The Five People You Need to Know Who Were at WEF Africa

The World Economic Forum on Africa concluded today, having explored the theme, ‘Shaping Inclusive Growth and Shared Futures in the Fourth Industrial Revolution’ over three days in Cape Town, South Africa.

South African President Cyril Ramaphosa

South African President Cyril Ramaphosa was already in the spotlight as the president of the host country for WEF, but this role took on greater proportions given the xenophobic attacks in Johannesburg that caused some keynotes and delegates from affected African countries to cancel WEF participation in solidarity with the attack victims. In addition, Ramaphosa was targeted by protesters against gender violence who demanded to meet with him to address their concerns which were heightened by a recent high profile rape and murder of a young woman.

Ramaphosa’s formal remarks at WEF were optimistic in light of the political climate surrounding the conference, “The future is great, it looks very bright for the African continent, and if there was ever a time when Africa can definitely be said to be on the rise, this is the time.” He went on to conclude, “This is Africa’s century, and we want to utilize it to good effect.”

In addition to his formal remarks inside WEF, In response to thousands of protesters marching against violence against women, #EnoughIsEnough, Ramaphosa addressed an angry crowd outside in which he agreed to consider their request to call for a state of emergency over the level of violent crimes committed against women in South Africa, along with comprehensive reform of the criminal justice system, which has failed to prosecute perpetrators of rape and murder.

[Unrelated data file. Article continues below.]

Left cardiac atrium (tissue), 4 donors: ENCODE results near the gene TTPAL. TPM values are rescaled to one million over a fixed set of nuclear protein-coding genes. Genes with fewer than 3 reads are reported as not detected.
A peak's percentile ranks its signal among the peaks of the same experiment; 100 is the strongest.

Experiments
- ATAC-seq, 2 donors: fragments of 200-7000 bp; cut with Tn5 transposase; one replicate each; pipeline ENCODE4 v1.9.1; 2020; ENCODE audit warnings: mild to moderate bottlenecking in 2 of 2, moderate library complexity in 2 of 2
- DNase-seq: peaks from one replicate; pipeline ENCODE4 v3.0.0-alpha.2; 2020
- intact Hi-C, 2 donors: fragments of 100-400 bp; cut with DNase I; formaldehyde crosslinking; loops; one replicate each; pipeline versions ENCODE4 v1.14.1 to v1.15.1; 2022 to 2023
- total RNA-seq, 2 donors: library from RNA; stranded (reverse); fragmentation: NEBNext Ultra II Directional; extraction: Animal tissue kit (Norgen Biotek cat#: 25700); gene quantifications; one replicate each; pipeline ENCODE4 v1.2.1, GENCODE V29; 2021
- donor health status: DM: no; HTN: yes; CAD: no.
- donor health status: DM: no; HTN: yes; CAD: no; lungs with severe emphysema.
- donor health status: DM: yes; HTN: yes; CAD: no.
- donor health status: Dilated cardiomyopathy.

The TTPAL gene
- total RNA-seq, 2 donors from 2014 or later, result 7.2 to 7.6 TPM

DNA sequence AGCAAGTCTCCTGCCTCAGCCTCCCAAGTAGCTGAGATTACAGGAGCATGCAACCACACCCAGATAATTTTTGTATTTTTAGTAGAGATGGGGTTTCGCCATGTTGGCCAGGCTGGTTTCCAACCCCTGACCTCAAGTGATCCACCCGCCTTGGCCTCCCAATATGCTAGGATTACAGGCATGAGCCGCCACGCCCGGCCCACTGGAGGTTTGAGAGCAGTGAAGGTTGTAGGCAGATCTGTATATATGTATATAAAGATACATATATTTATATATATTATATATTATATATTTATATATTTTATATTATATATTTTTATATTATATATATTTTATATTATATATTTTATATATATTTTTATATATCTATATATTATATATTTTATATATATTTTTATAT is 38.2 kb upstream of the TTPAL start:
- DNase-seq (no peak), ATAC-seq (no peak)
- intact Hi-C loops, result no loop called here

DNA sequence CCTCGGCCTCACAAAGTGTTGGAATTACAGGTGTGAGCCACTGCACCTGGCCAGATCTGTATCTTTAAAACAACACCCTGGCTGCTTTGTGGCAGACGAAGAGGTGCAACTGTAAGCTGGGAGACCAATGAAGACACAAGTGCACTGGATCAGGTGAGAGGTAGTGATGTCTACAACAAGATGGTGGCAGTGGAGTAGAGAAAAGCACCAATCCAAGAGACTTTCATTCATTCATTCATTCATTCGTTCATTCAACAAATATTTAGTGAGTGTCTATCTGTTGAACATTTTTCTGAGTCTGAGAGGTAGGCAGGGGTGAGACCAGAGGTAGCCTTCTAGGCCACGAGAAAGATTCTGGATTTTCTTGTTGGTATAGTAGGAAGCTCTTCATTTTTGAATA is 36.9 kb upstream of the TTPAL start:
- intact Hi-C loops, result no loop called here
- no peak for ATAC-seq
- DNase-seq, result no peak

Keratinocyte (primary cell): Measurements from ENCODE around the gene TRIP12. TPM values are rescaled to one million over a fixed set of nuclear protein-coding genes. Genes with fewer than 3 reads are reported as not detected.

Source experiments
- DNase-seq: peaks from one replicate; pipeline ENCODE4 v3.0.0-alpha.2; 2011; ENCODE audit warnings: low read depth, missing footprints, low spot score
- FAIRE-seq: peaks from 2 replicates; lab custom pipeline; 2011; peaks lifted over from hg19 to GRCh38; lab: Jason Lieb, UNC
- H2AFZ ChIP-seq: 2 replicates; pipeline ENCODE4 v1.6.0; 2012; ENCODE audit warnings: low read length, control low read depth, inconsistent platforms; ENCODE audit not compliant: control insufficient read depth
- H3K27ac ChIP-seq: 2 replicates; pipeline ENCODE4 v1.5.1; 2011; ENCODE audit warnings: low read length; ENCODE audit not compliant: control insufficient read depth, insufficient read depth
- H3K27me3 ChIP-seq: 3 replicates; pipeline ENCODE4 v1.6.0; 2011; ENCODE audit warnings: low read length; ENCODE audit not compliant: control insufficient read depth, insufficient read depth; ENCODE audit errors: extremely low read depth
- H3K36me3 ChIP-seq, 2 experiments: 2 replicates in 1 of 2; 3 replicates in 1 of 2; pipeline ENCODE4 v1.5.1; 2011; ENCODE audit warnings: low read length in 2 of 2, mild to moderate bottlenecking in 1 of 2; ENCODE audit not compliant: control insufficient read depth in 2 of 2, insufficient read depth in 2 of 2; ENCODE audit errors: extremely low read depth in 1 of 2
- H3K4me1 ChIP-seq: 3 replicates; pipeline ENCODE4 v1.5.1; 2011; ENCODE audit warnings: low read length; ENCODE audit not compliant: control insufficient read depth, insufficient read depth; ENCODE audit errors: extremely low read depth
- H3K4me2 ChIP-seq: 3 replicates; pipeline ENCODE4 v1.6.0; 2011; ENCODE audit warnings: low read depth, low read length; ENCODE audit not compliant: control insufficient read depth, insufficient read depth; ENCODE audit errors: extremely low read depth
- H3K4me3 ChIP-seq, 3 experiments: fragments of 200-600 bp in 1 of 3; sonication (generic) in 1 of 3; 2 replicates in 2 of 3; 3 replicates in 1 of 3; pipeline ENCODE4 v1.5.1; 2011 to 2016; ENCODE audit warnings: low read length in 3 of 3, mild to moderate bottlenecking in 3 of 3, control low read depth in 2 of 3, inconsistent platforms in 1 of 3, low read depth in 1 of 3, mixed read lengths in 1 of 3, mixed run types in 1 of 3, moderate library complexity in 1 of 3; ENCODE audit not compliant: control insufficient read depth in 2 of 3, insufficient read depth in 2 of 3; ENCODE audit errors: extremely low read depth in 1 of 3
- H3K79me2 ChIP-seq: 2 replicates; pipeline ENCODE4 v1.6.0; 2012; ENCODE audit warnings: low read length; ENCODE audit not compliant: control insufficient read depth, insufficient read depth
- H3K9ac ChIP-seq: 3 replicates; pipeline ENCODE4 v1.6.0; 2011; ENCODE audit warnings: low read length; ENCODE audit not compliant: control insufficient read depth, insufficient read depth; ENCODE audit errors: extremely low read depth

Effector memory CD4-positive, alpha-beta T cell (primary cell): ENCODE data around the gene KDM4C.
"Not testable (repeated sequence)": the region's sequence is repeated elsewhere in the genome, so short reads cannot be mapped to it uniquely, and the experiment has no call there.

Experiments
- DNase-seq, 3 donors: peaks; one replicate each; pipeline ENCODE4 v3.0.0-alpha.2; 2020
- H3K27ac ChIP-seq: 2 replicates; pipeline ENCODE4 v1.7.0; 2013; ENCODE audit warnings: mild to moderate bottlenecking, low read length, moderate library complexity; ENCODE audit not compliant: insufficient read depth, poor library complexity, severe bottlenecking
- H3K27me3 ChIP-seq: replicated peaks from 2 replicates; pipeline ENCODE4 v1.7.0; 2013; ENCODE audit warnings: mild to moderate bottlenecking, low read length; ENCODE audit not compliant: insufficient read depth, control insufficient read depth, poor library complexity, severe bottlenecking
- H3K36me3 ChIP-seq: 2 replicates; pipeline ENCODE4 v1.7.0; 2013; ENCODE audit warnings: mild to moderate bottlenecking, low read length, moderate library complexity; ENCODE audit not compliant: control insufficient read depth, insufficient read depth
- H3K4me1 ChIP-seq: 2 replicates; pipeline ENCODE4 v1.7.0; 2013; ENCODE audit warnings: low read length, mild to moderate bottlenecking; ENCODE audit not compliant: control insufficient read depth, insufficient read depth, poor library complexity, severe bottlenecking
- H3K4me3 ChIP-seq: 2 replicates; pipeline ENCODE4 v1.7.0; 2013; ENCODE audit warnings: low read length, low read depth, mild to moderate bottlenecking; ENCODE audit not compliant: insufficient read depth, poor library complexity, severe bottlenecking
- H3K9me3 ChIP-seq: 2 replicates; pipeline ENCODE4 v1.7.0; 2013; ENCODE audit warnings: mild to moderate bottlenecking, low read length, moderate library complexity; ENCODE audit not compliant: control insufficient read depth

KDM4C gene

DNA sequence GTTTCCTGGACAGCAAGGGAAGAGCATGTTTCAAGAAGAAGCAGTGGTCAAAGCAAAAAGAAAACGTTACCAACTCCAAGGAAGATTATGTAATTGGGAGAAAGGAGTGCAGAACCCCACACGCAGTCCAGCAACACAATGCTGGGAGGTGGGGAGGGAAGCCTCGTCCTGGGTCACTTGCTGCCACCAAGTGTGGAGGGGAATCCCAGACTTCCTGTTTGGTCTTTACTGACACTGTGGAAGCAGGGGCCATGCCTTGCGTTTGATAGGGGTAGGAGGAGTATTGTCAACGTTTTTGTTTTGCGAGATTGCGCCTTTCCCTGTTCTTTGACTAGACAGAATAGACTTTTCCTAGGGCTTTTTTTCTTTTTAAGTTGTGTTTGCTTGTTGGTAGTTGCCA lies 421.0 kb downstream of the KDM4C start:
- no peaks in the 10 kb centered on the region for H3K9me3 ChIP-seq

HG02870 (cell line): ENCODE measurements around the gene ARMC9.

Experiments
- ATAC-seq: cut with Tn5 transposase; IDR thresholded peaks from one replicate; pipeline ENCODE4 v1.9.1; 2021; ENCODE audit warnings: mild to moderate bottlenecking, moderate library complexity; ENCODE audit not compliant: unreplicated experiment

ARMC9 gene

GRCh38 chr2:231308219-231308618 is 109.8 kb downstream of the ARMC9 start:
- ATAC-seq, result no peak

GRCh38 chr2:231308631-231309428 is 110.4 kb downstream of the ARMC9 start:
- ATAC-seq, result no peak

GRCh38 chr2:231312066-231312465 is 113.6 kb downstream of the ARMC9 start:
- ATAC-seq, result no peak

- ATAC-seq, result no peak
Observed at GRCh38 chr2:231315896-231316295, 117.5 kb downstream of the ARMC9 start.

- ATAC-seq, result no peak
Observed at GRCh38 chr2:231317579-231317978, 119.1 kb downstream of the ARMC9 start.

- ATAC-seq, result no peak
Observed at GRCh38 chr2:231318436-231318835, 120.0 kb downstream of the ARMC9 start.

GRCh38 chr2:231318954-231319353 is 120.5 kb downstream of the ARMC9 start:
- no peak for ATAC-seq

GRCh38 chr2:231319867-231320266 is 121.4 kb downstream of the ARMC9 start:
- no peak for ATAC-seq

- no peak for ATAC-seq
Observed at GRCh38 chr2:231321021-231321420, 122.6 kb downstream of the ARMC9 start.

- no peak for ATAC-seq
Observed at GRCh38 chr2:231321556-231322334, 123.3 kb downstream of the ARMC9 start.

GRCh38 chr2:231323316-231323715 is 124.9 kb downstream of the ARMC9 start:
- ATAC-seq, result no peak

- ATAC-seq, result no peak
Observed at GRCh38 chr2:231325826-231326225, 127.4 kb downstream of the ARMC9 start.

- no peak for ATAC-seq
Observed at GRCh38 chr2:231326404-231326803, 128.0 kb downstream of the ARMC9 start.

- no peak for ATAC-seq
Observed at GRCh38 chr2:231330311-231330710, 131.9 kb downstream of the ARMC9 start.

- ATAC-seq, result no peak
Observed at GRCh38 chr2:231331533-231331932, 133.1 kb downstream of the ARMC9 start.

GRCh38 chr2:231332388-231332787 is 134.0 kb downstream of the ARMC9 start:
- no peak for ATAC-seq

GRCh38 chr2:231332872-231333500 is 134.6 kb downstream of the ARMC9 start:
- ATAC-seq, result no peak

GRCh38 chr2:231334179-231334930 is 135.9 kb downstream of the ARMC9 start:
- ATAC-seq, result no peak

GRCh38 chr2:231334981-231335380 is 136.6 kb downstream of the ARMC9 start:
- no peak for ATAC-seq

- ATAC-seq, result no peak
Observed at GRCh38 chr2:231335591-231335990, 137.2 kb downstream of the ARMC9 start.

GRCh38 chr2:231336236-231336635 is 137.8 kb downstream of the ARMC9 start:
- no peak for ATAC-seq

Ethiopian President Sahle-Work Zewde

Ethiopian President Sahle-Work Zewde provided a pragmatic perspective on the idea that investment and development only occur in the context of absolute political stability. She called upon those in attendance to recognize that development and political security are inter-related in a circular fashion; more peace leads to more development, but more development also leads to more peace.

She also declared that the time has arrived where the opportunities of Africa’s large youth population outweigh the challenges; the challenges remain, but the youth dividend is starting to pay returns as seen in Ethiopia’s GDP growth rate of almost 8%.

Raghav Prasad, President, Sub-Saharan Africa, Mastercard

Raghav Prasad, President of Sub-Saharan Africa, Mastercard, delivered research that shows that maintaining a cash economy costs African economies up to 1.5% in GDP growth annually. When African economies digitise away from the use of cash to digital payment systems, elimination of this cost to the economy creates a great opportunity to pick up growth.

Prasad indicated that 95% of African economies operate with cash, thus producing a substantial upside in terms of growth coming from payment digitisation. In addition, he said that digitisation drives social development by advancing the SME sector, the agriculture sector, and opportunities for youth.

Sipho Pityana, Chairman, AngloGold Ashanti

Sipho Pityana, Chairman of AngloGold Ashanti, brought to the Forum his perspective as the chair of a pan-African corporation, and made a strong recommendation that Africa needs to soften its borders. He pointed out that skills are in short demand, and in order to achieve efficiencies, high level skills must cross borders to take advantage of the technological opportunities that will lift the African continent.

This requires leadership that adheres to a pan-Africanist perspective, and Pityana called upon Africa’s leaders to think and operate with a pan-Africanist view in all matters, including the all important African Continental Free Trade Agreement.

Amina Mohammed, Deputy Secretary General, United Nations

Speaking to the international community, Mohammed put Africa’s “governance issue” into perspective.  Her perspective, echoed by other senior leaders at the conference, is that governance is of course of paramount importance to the future development of Africa, she drew attention to what is not generally acknowledged, and that is that governance is not a uniquely African problem.  Some of the biggest governance issues of the last year or two in Africa have involved global private sector companies with otherwise sterling reputations.

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